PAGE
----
My father built a full sized, one room Victorian style playhouse for my girls when they were little. It was heated, adorned with Victorian style lights inside and a porch light outside, and had flower-filled boxes under each window. His craftsmanship showed in the hand build windows, front door, and wood floor. It was a true labor of love.
The girls loved it, and it was our little get-away. We spent many happy hours in that little house. I wondered, “Could this be a business? How many other children would love to have their own little house?”
I discussed my business idea with my father, and we launched a plan. We located a builder, and applied to the big home and garden show in Seattle. We were accepted. I knew it would be the perfect place to test our idea, because we would obtain feedback from thousands of visitors in just a few days’ time. My father built a miniature replica of the house that could be displayed in our booth. We made a professional video, featuring happy children enjoying the house, and we had well designed fliers full of drawings and information on various styles offered. The booth was decorated with beautiful photos and samples that showed off the fine craftsmanship.
Thousands of people went through our booth, commenting on how wonderful the little houses were. We learned a great deal from that one show. Middle class mothers and grandmothers made comments such as, “Oh, I can just imagine my girls and I in that house.” However, they could not afford it, so they walked on. Others stated that the little houses we offered were beautiful, but they had nannies who entertained their children. They had no need for such a thing.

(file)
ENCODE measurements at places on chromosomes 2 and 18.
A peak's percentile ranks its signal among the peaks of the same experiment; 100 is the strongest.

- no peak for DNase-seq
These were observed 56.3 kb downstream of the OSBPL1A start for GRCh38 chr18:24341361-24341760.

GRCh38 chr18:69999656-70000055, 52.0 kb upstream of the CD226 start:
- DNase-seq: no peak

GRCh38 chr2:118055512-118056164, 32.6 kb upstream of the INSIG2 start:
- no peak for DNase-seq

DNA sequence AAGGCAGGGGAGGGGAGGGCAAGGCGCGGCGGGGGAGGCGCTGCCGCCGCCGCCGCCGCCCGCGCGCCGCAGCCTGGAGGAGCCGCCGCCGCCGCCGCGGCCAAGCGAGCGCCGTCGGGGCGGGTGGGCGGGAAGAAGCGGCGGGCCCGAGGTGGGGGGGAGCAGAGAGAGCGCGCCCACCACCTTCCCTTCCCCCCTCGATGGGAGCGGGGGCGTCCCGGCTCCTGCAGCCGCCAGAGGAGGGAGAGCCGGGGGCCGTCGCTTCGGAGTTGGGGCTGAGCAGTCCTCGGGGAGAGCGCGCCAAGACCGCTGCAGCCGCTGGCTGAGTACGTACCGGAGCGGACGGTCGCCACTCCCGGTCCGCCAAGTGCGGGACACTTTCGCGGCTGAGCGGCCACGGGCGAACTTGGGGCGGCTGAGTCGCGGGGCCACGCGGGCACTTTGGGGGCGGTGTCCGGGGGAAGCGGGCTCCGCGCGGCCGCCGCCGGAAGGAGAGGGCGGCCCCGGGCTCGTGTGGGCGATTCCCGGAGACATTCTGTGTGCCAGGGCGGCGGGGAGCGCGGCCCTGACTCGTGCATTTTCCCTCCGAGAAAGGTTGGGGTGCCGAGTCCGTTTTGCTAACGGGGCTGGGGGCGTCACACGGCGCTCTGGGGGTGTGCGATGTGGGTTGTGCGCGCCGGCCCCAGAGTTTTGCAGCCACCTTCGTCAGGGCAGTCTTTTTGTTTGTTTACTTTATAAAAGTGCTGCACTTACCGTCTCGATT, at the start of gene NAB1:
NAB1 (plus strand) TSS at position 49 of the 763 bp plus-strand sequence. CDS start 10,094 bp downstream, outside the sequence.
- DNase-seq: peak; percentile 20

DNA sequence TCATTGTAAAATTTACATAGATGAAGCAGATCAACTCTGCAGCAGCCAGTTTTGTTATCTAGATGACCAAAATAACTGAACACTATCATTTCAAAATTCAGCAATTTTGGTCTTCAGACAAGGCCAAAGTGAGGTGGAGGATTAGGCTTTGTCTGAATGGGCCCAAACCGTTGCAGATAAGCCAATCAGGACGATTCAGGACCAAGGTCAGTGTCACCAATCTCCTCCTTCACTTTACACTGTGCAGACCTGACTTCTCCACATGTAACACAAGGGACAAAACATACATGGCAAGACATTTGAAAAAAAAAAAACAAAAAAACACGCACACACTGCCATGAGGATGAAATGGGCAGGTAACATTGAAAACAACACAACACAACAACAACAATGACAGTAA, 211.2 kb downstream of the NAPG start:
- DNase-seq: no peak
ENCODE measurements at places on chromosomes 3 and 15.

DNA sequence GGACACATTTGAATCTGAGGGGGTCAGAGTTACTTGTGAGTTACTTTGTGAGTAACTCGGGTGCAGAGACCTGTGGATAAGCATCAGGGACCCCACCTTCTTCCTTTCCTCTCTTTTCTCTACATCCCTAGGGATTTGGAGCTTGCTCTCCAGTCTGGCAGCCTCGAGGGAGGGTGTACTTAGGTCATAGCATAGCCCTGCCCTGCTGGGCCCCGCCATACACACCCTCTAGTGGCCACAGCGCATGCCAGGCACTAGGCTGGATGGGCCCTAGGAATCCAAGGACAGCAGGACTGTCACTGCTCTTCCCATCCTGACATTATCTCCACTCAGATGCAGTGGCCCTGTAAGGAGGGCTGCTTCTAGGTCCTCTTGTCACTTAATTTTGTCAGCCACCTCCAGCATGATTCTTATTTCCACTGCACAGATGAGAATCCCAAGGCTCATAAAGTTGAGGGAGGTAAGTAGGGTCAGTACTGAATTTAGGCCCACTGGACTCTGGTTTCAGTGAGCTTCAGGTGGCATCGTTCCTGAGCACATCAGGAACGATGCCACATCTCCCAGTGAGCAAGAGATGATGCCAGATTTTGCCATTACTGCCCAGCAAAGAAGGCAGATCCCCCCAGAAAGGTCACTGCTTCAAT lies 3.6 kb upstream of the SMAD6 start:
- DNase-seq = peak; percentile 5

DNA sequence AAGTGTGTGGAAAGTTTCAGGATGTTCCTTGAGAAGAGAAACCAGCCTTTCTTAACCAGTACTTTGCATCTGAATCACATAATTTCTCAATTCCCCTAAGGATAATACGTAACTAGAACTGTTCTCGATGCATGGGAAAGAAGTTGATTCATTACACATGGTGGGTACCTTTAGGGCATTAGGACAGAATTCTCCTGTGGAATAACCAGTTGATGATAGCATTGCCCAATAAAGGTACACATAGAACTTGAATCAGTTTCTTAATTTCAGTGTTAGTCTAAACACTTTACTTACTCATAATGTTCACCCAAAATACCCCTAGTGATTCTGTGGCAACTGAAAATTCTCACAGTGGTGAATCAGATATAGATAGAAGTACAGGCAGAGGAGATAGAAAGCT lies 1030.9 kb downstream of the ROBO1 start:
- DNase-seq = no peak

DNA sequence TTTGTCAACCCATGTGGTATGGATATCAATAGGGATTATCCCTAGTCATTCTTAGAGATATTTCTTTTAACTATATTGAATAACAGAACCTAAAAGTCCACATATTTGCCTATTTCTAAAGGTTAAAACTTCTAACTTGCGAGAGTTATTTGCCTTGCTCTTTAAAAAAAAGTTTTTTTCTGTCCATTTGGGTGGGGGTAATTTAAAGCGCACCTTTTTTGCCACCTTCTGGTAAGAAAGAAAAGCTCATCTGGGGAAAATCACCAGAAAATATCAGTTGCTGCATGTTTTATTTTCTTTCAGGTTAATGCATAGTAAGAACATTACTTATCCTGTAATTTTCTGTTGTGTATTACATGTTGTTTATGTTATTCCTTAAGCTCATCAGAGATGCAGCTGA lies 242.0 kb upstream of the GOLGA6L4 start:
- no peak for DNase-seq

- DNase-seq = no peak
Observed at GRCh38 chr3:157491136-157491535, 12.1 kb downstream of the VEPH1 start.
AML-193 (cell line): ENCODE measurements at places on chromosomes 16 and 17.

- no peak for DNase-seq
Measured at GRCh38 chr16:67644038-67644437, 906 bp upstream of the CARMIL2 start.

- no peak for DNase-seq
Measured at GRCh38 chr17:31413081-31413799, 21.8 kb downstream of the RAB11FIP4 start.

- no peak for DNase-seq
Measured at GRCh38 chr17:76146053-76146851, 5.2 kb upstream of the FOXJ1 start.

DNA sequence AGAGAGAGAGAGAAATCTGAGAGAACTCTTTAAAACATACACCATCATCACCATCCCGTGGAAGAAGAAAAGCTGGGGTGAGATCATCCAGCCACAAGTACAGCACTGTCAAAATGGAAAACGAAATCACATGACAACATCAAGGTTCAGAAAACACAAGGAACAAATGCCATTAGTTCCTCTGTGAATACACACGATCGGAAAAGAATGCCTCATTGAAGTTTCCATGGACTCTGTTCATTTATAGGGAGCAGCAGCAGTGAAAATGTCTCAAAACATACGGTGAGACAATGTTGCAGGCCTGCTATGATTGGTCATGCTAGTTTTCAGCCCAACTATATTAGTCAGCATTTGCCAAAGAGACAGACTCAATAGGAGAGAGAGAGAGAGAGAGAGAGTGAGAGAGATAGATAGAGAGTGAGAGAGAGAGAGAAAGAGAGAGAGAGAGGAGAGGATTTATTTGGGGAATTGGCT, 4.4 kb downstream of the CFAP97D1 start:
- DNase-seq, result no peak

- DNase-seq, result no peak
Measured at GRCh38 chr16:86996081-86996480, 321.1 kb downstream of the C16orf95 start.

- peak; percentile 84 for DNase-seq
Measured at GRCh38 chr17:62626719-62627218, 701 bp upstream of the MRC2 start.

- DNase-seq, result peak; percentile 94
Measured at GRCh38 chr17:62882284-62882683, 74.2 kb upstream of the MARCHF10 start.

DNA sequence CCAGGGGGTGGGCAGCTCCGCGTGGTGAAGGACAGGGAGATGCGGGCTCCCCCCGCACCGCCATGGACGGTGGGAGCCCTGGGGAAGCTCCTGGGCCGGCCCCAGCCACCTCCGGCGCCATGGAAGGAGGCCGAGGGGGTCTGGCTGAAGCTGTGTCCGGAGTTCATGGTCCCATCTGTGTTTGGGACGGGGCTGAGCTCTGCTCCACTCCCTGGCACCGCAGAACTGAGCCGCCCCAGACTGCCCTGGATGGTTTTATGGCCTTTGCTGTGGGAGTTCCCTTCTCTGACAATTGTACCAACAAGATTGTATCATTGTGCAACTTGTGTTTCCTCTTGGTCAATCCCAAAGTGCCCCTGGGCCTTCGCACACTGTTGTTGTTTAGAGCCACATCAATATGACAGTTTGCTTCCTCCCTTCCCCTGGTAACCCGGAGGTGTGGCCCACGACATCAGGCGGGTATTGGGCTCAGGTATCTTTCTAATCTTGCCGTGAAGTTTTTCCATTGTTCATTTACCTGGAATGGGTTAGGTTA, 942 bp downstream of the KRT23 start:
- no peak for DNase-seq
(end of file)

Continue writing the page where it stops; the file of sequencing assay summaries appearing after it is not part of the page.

We had obtained valuable marketing information, just from one weekend. We learned that it would not make sense to go forward with the idea. People who appreciated it could not afford it, and those who could afford it did not appreciate it. The market test was a huge success, and we scrapped the idea.
Later, I explained our experience to a friend. She quickly said, “Oh, it’s too bad it was a failure, and you wasted all that time.”
“What an odd way to look at it,” I thought. I realized that, not being a business person, she did not understand that this was, in the end, a success. We were interested in pursuing a business idea, so we worked very hard to test it out. We had created a very successful market test that prevented us from spending much more time and energy on a product that did not have a good market.
I have thought about my friend’s reaction often over the years. I realized that business people view things differently than many others. They are risk takers, yet manage the risk. They set aside self-doubt and fear. They work hard in their attempts to reach their goals; yet they can change the goals as they adapt to market changes. They do not give up. They may not meet all of their goals, but they love the challenge. A business person has resiliency.
Some things will be a success and others will not. Perhaps only one product out of ten tested will be a success. The 9 were not failures. They were part of the process.
This attitude is called “entrepreneurial spirit”. I believe this strong spirit can be applied to other areas of life. We all have bumps in the road. Life is hard work, but worth every effort. The drive to succeed in meeting our goals is what keeps us heading in the right direction. Accomplishing small, individual goals along the way provides the nourishment needed to keep going.
Challenge yourself to meet your next goal. Understand that life provides valuable lessons, not failures.
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